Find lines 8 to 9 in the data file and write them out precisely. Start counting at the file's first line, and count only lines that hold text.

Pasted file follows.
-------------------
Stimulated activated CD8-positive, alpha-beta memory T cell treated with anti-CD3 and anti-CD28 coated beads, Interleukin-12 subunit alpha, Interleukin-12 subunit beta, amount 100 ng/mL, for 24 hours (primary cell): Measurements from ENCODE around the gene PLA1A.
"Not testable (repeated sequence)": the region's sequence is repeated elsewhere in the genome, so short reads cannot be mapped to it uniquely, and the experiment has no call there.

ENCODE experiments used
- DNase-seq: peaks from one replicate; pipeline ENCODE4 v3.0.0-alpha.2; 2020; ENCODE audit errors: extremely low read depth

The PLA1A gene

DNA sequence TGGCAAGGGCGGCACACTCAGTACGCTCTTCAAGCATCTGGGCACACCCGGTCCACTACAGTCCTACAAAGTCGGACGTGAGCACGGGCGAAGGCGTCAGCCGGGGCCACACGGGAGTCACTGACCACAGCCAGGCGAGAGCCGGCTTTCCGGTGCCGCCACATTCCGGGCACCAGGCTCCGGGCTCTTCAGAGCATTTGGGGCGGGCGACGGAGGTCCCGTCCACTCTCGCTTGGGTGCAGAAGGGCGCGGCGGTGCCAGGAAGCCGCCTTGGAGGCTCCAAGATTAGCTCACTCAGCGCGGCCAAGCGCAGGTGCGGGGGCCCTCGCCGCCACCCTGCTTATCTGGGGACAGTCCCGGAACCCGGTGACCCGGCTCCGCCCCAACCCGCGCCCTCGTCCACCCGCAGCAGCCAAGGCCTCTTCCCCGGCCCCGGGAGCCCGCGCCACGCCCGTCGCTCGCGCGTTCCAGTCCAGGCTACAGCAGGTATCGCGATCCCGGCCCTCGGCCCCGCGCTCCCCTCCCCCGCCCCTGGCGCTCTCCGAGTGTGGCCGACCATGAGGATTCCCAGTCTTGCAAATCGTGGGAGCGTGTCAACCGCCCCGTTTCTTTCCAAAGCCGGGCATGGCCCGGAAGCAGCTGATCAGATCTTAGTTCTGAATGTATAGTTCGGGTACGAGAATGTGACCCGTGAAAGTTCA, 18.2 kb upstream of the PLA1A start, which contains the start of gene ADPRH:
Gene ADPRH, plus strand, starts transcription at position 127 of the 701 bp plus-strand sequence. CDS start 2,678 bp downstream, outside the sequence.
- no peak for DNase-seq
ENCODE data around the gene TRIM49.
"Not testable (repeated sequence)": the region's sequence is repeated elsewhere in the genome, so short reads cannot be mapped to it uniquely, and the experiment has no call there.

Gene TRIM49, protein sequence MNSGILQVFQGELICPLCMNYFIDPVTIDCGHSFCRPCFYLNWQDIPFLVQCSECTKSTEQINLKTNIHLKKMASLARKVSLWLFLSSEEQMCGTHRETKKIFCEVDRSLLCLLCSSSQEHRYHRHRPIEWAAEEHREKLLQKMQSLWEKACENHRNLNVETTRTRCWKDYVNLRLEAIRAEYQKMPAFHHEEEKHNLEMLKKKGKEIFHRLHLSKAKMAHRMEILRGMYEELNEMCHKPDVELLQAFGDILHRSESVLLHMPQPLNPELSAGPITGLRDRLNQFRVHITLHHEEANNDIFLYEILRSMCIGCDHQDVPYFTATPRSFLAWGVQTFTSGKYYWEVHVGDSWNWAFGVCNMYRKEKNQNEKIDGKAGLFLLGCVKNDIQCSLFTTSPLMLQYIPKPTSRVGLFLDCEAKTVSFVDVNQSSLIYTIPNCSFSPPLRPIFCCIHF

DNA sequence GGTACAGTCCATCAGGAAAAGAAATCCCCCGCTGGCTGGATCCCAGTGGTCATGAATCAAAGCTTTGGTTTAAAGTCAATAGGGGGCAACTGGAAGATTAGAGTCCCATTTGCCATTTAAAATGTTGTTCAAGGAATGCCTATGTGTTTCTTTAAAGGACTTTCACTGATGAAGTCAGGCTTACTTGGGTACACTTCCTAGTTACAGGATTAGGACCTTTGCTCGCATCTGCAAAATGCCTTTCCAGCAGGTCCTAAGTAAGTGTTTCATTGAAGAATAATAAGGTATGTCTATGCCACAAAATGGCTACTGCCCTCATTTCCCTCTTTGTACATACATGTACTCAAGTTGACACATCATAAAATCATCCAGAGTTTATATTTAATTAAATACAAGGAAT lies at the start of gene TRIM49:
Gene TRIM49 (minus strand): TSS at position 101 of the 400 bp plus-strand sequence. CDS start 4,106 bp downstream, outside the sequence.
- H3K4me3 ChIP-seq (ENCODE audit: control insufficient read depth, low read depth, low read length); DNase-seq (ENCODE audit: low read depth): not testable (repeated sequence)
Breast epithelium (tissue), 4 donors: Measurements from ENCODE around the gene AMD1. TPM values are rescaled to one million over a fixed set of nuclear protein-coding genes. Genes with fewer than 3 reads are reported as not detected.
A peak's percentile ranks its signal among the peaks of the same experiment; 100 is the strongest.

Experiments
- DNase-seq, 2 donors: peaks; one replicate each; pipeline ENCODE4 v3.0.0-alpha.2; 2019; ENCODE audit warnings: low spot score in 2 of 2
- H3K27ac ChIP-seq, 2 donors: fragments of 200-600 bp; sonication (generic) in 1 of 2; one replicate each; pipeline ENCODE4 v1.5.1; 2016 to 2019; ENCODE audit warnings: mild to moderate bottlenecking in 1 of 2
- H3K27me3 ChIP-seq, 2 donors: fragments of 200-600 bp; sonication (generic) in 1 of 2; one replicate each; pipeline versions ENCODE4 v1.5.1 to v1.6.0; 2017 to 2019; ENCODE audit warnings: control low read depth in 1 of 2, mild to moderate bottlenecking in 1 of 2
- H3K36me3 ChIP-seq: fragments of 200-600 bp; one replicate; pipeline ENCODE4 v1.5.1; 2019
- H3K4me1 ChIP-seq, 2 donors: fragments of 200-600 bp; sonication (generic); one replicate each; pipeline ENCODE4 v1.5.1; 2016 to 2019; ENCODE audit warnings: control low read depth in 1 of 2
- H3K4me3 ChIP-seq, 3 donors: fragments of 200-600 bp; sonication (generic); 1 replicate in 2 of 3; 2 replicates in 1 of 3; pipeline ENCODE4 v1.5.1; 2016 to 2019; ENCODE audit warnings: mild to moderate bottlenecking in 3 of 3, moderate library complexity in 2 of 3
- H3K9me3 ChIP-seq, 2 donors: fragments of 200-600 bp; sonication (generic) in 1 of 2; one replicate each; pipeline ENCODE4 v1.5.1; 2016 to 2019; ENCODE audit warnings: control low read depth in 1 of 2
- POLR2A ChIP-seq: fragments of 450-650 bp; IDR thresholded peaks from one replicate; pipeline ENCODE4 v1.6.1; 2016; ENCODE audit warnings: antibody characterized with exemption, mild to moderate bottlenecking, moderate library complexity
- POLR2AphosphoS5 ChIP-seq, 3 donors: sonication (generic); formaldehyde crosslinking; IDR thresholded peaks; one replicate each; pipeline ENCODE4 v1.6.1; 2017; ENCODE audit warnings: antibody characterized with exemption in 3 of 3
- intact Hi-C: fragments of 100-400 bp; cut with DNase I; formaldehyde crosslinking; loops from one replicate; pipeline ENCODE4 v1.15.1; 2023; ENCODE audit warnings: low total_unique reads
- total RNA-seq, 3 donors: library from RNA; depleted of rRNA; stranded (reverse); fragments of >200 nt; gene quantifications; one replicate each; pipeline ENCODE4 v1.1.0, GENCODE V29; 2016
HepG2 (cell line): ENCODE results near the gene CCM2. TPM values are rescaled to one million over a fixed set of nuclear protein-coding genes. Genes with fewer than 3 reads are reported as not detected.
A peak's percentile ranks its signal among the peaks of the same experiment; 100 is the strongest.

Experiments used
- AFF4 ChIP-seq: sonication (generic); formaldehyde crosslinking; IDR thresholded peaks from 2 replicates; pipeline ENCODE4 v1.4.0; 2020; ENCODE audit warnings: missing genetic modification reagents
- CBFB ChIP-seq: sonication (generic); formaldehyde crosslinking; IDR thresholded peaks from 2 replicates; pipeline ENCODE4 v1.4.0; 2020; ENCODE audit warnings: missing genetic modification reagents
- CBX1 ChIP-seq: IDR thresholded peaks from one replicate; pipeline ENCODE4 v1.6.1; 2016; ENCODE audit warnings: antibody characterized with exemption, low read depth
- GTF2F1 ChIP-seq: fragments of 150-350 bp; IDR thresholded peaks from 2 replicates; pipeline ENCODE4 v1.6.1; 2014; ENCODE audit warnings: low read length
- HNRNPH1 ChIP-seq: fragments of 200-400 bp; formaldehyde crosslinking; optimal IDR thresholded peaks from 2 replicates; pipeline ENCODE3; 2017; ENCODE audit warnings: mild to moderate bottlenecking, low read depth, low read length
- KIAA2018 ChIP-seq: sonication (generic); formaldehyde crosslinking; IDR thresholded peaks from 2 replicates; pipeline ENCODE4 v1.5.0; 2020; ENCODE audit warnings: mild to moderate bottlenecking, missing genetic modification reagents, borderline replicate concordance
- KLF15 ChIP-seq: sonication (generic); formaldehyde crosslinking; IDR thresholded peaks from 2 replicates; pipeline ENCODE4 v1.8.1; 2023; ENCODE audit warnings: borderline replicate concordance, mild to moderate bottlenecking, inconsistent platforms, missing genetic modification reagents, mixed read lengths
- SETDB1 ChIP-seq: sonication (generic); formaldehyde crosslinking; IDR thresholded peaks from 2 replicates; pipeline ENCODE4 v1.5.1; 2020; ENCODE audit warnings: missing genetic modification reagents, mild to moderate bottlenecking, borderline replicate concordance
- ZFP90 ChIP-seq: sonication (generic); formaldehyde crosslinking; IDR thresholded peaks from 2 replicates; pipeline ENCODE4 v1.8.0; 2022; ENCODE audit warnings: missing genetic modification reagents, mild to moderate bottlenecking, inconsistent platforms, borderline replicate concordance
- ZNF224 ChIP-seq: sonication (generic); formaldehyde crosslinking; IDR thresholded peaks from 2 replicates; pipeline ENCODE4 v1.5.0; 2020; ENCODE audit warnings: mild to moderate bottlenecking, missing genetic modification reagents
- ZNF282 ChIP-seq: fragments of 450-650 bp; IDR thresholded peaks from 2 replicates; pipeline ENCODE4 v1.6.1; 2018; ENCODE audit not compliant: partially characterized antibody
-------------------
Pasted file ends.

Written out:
- no peak for DNase-seq
ENCODE data around the gene TRIM49.